28 February 2019
ACCC Chair Rod Sims this week outlined the Australian Competition and Consumer Commission’s (ACCC) Enforcement and Compliance Priorities for 2019.
The ACCC identified several key focus areas and sectors, being:
More broadly, like many international regulators, the ACCC is grappling with what constitutes a lessening of competition, when does ‘just enough’ consolidation become ‘too much’, and the issue of fairness in business conduct.
The ACCC’s public statement of its priorities occurs each February, and is normally a fairly predictable affair, but we detected a change in tone this year.
In addition to identifying the ACCC’s priority areas (discussed below), the content and tone of the Chairman’s speech suggests a confident regulator planning a step-up in its enforcement activities and prepared to assert its enforcement mandate in areas that have previously been the primary turf of other regulators.
The ACCC has received budgetary boosts in several areas and has established several dedicated and well-resourced units to focus on specific issues – particularly an ‘SLC unit’ to pursue cases under the revised misuse of market power and new concerted practices prohibitions, a Financial Services Competition Branch to complement the ACCC’s market studies work in the sector, and a Commercial Construction Unit.
Mr Sims also confirmed that, during 2019, the ACCC expects to bring:
The ACCC’s message remains that it is prepared to use robust enforcement action as its primary tool to spread the compliance message and it will focus on ever-larger fines to ensure that it is getting the attention of large corporates. In his speech, Mr Sims escalated that rhetoric by referring to his belief that Parliament intended, in recently increasing penalties, that there should be penalties exceeding $100 million for consumer law breaches.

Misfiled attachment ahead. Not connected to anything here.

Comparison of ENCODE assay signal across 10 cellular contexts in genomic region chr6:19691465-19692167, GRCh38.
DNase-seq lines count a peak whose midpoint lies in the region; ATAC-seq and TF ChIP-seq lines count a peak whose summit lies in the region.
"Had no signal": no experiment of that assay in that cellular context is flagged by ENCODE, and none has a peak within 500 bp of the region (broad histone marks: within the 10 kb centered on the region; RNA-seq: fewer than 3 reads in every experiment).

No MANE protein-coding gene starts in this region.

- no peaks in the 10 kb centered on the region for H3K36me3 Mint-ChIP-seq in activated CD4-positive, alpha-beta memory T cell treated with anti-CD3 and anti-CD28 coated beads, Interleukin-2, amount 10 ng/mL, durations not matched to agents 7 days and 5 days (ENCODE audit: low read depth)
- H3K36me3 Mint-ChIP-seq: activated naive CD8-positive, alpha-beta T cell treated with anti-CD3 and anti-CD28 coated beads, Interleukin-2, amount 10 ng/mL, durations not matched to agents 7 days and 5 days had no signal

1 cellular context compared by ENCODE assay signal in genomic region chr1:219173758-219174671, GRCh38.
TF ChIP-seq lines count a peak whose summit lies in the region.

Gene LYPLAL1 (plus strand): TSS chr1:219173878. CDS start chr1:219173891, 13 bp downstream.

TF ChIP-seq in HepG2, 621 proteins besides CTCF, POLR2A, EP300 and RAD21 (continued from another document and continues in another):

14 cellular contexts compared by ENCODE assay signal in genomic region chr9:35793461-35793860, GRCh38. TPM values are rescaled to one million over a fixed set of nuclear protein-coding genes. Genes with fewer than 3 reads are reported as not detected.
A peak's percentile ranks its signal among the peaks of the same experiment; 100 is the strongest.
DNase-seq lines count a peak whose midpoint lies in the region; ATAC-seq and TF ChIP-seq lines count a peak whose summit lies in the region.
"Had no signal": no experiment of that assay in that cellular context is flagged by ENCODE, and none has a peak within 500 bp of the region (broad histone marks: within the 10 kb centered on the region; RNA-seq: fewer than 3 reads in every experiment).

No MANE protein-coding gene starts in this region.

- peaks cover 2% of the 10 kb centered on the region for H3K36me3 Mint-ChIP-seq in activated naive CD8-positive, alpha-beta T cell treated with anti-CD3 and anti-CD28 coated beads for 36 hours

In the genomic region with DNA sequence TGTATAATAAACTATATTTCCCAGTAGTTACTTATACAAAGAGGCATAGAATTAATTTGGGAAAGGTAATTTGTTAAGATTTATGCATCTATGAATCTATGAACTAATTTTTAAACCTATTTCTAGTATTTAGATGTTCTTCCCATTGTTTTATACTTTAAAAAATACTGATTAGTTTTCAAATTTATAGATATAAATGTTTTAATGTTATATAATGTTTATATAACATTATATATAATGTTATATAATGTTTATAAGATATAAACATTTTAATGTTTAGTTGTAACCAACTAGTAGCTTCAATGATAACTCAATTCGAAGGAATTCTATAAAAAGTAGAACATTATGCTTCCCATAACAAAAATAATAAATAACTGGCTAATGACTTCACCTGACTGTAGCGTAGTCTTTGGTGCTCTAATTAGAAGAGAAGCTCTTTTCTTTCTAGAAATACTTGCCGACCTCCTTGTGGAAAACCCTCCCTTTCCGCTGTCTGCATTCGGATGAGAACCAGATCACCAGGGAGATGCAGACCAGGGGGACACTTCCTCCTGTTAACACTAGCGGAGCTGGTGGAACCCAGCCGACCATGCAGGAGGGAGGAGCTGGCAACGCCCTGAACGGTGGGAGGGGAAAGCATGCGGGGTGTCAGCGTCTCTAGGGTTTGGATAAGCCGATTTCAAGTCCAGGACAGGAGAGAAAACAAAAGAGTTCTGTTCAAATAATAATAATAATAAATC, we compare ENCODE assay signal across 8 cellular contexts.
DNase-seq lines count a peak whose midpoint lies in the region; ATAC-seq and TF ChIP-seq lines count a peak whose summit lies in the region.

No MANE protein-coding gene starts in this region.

At the same time, the ACCC is looking inward to reflect on its purpose and the nature of the competition and economic standards it enforces. In his speech, Mr Sims traversed issues including levels of trust in market economies and the ACCC’s role in reining-in corporate profit motives.
In relation to mergers, his view is that there is a “current bias to excessive consolidation” and strongly signalled that the ACCC will respond sceptically to arguments related to national champions, investment incentives and economies of scale which “contradict the benefit of competition”. Mr Sims also reflected on whether the bar for establishing a substantial lessening of competition is set too high and in particular too much weight is placed on market forces (e.g. new entry, buyer power) to solve economic problems created by concentration and too much stock is placed in “self-interested” evidence of business executives.
Mr Sims intends that the ACCC will continue its prominent role in advocating for reforms to broaden the reach of competition and consumer laws and other competition policy issues. He sets out eight advocacy priorities, including relating to regulatory regimes that apply to privatised assets, airport and road regulation and unsafe goods.
A particular focus is on the ACCC’s ability to prosecute ‘unfair’ corporate conduct that may fall short of societal norms. The ACCC continues to advocate for a penalty regime for unfair terms in standard form contracts and consideration of a general ‘unfair practices’ prohibition to close perceived gaps between existing provisions voiding unfair contract terms and prohibiting unconscionable conduct.
In addition to the perennial targets – cartel conduct, anti-competitive conduct, product safety, vulnerable and disadvantaged consumers and conduct affecting Indigenous Australians – the following sectors or business activities are in the ACCC’s crosshairs in 2019:
The ACCC has a number of market studies running and will continue monitoring areas such as wine grape production, foreign exchange fees, insurance in Northern Australia, and electricity markets. Consistent with trends in other jurisdictions, all signs are that market studies will remain a core part of the ACCC’s activities, and a key source of ‘leads’ for its enforcement actions.
The ACCC is making progress in its preparation for the introduction of the Federal Government’s proposed Consumer Data Right (CDR). The CDR system will initially apply to the banking sector. The ACCC is drafting rules in relation to its introduction and commenced consultation on the rollout of the CDR in the energy sector this week.
2019 promises to be a busy year for the ACCC, and the domestic and international corporates doing business in Australia under its watch.
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